Avesta housing project falls short

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SCARBOROUGH — Falling just eight points short in the scoring process, Avesta Housing will not receive tax credits this year through the state housing authority, which could put the Southgate House project on hold for as long as a year until alternate tax credits are secured.

Avesta was seventh on the waiting list at the end of November for 2016 Maine State Housing Authority low-income tax credits due to the eight-point penalization. 

Avesta applied for approximately $703,000 worth of tax credits through the housing authority, but lost eight key points from their score due to a 250-foot gap in the sidewalk from the property to sidewalk on Payne Road and Route 1. The project would have placed second overall with those points, and received the funding.

Seth Parker, director of real estate development for Avesta, said the lack of sidewalk is “largely a technicality,” and something that can easily be addressed. 

Avesta Housing initially applied for a contract zone for the 3-acre parcel at 577 U.S. Route 1 in the spring, with the intention of repurposing the Southgate House and constructing a new wing on the backside to build a total of 50 multi-family affordable housing units.  

The brick Southgate farmhouse and barns are believed to have been built between 1798 and 1805 by Dr. Robert Southgate. Southgate farmed the surrounding land and was married to Mary King, whose brother, William, was Maine’s first governor.

Today the farmhouse is broken up into seven apartment buildings, five of which are occupied. 

The housing units will be available for individuals and families who earn an annual salary between $17,000 and $45,000, said Kyle Ambler, a development officer with Avesta. 

The affordable housing and historic preservation project was approved by the Town Council earlier this summer as part of a contract zone and 17-year tax increment financing district. Using a TIF for the affordable housing project will reduce taxes paid by the developer and shelter additional tax revenue the development produces for the town.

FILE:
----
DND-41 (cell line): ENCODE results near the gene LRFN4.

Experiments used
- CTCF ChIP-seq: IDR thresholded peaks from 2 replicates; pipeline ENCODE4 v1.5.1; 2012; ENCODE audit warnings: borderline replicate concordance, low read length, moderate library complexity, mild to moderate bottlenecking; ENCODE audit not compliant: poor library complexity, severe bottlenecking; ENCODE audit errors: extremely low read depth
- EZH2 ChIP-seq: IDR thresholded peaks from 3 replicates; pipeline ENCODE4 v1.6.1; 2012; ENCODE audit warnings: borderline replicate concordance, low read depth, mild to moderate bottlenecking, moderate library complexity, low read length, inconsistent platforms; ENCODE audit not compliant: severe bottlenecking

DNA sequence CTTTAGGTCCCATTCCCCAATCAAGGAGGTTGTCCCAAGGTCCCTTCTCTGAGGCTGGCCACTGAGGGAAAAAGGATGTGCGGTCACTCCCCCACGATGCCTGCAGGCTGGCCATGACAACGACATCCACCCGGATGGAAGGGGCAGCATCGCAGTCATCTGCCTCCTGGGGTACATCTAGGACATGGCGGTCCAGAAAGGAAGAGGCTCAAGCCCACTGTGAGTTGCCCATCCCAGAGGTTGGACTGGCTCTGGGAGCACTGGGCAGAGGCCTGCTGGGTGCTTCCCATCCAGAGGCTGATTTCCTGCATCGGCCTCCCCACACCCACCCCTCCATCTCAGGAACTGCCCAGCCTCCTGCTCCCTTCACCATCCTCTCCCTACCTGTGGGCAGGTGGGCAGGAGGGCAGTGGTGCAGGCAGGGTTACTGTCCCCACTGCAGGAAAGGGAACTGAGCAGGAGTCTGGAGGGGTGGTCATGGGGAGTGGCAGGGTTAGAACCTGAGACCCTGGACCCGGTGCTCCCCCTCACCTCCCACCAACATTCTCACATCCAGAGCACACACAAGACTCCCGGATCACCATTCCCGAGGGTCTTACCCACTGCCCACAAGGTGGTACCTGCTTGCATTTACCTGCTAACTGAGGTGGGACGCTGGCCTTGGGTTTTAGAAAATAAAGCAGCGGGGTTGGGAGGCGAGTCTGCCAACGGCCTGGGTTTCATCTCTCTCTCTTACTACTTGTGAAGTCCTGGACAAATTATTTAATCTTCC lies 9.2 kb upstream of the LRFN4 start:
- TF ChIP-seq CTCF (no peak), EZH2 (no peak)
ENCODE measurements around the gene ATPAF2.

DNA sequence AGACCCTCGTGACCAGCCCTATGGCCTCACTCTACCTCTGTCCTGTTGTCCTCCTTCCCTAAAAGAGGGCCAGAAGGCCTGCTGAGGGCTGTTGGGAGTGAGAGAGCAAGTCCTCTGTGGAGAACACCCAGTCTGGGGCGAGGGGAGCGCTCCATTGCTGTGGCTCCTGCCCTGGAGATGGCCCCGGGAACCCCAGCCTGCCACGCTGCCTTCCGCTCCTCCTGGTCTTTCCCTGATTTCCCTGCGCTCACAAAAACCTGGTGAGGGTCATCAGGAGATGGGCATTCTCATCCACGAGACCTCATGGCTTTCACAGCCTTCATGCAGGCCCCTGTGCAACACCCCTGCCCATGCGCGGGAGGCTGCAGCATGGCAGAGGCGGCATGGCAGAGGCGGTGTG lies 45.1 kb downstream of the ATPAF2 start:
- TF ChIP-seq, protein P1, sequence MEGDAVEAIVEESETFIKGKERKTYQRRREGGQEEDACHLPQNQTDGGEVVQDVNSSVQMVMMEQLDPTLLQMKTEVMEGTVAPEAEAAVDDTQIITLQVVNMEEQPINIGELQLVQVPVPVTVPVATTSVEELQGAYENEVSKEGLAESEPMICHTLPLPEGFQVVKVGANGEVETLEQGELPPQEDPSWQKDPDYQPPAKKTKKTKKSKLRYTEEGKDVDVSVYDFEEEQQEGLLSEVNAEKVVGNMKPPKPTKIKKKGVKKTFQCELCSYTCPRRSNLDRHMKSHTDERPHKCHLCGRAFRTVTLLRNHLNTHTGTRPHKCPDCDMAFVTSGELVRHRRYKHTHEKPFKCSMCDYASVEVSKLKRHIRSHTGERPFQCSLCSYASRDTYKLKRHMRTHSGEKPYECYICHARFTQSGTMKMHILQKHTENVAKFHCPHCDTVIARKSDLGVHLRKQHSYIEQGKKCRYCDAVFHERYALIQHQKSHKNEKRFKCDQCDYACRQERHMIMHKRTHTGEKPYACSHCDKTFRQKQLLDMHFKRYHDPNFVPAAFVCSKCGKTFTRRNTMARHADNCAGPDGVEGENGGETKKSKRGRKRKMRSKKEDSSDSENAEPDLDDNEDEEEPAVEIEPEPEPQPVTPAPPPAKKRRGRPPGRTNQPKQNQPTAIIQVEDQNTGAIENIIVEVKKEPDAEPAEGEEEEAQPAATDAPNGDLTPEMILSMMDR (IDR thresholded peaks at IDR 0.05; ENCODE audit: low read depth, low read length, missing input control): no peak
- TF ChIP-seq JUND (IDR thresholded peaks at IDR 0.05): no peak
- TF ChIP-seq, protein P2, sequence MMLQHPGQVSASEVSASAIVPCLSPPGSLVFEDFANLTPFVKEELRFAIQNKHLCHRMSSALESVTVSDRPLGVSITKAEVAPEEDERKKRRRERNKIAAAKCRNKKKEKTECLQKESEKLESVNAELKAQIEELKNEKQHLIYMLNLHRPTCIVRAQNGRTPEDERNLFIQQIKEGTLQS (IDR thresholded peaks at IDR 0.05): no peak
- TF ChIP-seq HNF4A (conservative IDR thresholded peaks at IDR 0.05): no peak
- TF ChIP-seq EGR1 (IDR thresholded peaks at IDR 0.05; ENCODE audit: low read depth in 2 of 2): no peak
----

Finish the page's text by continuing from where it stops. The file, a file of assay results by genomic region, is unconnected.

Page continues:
If the tax credits sought from Maine Housing were received, construction would have likely begun in the spring, Town Planner Dan Bacon said last Friday. 

 “They’re still very interested in pursuing the project. They are kind of regrouping right now and thinking about what other funding sources to go after,” Bacon said. 

Avesta has a handful of other applications pending that would bring “some fundamental funding layers,” to the fold, Parker said Wednesday afternoon.

Depending on how those applications turn out, pursuing fund during next year’s application process with Maine State Housing Authority is also an option, he said. Construction would then tentatively begin next spring or summer, Parker said.
Adding the short segment of sidewalk is certainly doable and “not a big barrier to getting this project off the ground,” Bacon said.
Extending the sidewalk could even be taken on by the town as a nominal capital investment. “It’s an area where we can promote pedestrians and development along those lines,” Bacon said. 

“I’d be surprised if they weren’t successful in moving forward in the next 12 months,” Bacon said. 

Even though progress has been halted, Parker said, “it’s still a tremendously compelling project, and we’re still very optimistic that it will find a path forward, eventually.” 

Alex Acquisto can be reached at 781-3661 ext. 106 or aacquisto@theforecaster.net. Follow Alex on Twitter: @AcquistoA

Avesta Housing’s application for tax credits to the Maine State Housing Authority to repurpose the historic Southgate House into 50 affordable housing units came up short eight points in late November. The project could be delayed up to a year as the organization will seeks alternate funding for the project.

South Portland and Scarborough reporter for The Forecaster. Graduate of Western Kentucky University and the Salt Institute for Documentary Studies. Alex can be reached at 781-3661 ext. 106.